Rutherfurd Hall is typical of the American Country Place Movement in the early 1900s, when the wealthy built great estates in places like Newport, RI, the Upper Hudson Valley and parts of New Jersey, like Allamuchy in Warren County. The Rutherfurd family has occupied what is now Allamuchy and Green Townships (spanning both Warren and Sussex Counties) for hundreds of years, since 1758, when Walter Rutherfurd married Catherine Alexander Parker and joined in ownership of this portion of her family’s extensive properties. Passed from generation to generation, the family holdings were greatly expanded at the end of the nineteenth century by John Stuyvesant Rutherfurd (whose name was changed to Rutherfurd Stuyvesant in order to qualify for a wealthy great uncle’s inheritance) and his youngest brother Winthrop Chanler Rutherfurd. While his brother embarked on a major expansion at Tranquillity Farms, increasing the ancestral estate to five thousand acres and tripling the original 1763 house in size to what became known as the Stuyvesant Mansion, Winthrop (1862-1944) built the home known by the family as the “Big House”, identified by the rest of us as Rutherfurd Hall. Famed architect Whitney Warren designed the eighteen-thousand square foot Tudor county house, with thirty-eight rooms between 1903-1905. Rutherfurd Hall’s brick exterior, and its interior woodwork, fireplaces, ceilings and original furnishings echo the English Tudor period, the cultural era in which the Rutherfurd family came to prominence in Scotland.
When Winthrop’s first wife, Alice Morton Rutherfurd, mother of six children, died in 1917 he remarried Lucy Page Mercer. Loved and lauded by the family for her free and generous spirit, Lucy has gained celebrity in recent years due to the revelation of her long association with Franklin Delano Roosevelt. FDR visited the widowed Lucy at Rutherfurd Hall in September, 1944 after Winthrop’s death earlier that same year. Lucy’s story is but one of hundreds of tales that unfold inside and out at Rutherfurd Hall as it advances its interpretation plans and exhibits. This quintessential country estate is well-preserved, cared for by the Congregation of the Daughters of Divine Charity who named it Villa Madonna. The sisters were in residence from 1950 when they purchased the house and remaining 35 acres of the estate from the Rutherfurd family until 2008 when the property was sold to the Allamuchy Township Board of Education, shifting the estate from private to public ownership. An infirmary that was added by the nuns in 1959 has been adapted as a public elementary school, while the mansion, behind and adjacent, serves as a museum and educational facility that focuses on relating the area’s history from the time of Walter and Catherine Rutherfurd to the present.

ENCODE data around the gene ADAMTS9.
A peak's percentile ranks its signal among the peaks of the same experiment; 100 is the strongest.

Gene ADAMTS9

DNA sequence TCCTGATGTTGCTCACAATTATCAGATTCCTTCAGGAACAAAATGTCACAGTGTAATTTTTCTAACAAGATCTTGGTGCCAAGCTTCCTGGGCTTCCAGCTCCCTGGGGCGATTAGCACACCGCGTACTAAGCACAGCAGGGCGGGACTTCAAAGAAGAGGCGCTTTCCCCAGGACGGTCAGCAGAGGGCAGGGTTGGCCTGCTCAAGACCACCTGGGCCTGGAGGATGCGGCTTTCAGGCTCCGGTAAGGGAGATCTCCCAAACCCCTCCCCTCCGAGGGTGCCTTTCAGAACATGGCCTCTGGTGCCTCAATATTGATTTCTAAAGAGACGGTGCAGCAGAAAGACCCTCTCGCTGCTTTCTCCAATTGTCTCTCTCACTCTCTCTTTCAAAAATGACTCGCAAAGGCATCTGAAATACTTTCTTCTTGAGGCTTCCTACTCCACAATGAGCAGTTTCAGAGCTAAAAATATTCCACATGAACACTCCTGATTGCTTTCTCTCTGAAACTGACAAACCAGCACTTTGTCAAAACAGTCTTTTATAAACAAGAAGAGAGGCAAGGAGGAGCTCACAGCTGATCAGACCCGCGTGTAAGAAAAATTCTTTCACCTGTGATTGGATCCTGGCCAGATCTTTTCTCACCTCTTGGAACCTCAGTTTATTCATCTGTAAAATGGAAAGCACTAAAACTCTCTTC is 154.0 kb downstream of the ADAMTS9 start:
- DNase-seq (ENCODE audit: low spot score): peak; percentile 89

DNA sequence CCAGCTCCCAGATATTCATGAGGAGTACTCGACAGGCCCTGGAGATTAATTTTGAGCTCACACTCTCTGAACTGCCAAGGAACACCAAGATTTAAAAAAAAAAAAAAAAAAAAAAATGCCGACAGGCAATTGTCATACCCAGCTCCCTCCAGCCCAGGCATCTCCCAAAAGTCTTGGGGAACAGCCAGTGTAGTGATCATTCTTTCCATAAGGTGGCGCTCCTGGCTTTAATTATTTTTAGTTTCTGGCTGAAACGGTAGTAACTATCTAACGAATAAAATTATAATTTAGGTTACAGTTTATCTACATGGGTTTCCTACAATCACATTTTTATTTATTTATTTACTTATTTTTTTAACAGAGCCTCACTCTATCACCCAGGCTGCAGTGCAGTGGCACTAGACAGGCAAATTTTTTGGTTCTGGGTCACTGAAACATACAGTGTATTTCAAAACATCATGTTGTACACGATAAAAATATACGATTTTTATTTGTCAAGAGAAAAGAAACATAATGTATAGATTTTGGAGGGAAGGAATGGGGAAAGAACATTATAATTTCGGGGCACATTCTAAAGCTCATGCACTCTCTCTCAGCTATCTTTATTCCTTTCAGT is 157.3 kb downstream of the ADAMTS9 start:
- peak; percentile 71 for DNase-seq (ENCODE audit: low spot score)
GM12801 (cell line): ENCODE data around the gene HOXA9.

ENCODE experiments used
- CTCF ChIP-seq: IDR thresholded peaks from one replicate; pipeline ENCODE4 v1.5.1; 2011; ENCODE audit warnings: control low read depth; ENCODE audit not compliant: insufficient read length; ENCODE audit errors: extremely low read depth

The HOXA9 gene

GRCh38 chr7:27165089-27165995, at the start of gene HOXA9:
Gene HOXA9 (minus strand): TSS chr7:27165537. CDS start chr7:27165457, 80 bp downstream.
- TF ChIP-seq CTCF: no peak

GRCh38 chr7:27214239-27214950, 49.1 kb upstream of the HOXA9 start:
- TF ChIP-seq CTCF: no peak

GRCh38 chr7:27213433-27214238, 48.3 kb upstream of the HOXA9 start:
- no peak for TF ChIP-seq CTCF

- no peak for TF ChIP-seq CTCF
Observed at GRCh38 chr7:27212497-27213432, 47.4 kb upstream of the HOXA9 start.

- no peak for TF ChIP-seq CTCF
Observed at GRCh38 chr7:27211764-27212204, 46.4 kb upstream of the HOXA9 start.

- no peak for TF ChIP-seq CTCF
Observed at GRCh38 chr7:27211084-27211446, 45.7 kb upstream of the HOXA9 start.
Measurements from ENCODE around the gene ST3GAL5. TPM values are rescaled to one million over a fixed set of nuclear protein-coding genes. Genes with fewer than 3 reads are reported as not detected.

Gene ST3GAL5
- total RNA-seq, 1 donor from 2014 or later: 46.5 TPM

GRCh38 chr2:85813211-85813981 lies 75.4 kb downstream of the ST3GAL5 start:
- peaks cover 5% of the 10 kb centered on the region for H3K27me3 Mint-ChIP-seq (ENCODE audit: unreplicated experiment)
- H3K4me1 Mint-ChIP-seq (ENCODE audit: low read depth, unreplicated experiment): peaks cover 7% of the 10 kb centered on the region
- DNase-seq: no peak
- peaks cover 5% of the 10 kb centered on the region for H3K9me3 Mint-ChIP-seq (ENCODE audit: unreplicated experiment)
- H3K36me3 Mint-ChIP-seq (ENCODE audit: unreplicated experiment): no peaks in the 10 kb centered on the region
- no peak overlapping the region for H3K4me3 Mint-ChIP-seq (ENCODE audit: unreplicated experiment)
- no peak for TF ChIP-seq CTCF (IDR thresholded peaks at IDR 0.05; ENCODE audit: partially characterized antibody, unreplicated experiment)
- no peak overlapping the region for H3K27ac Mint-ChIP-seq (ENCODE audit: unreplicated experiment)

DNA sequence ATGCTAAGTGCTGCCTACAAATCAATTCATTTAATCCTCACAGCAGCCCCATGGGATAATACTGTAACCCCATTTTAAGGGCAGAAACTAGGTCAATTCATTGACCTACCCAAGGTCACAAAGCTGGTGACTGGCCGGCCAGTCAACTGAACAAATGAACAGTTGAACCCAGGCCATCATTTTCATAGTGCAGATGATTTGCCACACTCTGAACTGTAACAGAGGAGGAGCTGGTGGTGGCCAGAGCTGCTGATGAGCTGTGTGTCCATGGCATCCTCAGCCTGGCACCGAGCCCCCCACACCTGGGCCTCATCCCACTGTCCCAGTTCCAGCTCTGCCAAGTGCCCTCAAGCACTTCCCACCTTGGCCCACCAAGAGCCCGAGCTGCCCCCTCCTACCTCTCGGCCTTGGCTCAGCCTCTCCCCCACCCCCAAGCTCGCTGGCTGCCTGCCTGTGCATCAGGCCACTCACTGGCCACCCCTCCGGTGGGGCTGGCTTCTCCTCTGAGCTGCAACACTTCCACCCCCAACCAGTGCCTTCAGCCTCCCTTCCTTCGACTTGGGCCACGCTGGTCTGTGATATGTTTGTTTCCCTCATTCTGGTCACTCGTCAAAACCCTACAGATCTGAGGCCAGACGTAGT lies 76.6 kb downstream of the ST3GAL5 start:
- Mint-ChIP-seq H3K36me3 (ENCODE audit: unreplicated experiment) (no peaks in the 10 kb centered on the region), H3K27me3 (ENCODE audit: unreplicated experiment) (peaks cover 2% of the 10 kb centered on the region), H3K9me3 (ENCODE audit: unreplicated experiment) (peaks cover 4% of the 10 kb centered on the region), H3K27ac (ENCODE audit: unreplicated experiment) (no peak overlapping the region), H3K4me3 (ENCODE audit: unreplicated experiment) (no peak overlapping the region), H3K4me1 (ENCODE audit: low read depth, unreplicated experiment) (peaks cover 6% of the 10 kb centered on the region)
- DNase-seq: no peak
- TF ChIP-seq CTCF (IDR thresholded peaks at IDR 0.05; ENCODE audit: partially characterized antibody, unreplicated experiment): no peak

The house is now on both NJ and National Registers of Historic Places. As venue for public art classes, lectures, concerts, fairs and festivals as well as private events, Rutherfurd Hall is well on the way to achieving self-sufficiency. It is an enterprise that protects and preserves its historical, cultural and architectural integrity; all while providing education and enrichment opportunities for the residents of Allamuchy and surrounding communities.
Trail weekend: open Saturday, Nov. 4, 10am-4pm for tours starting on the hour.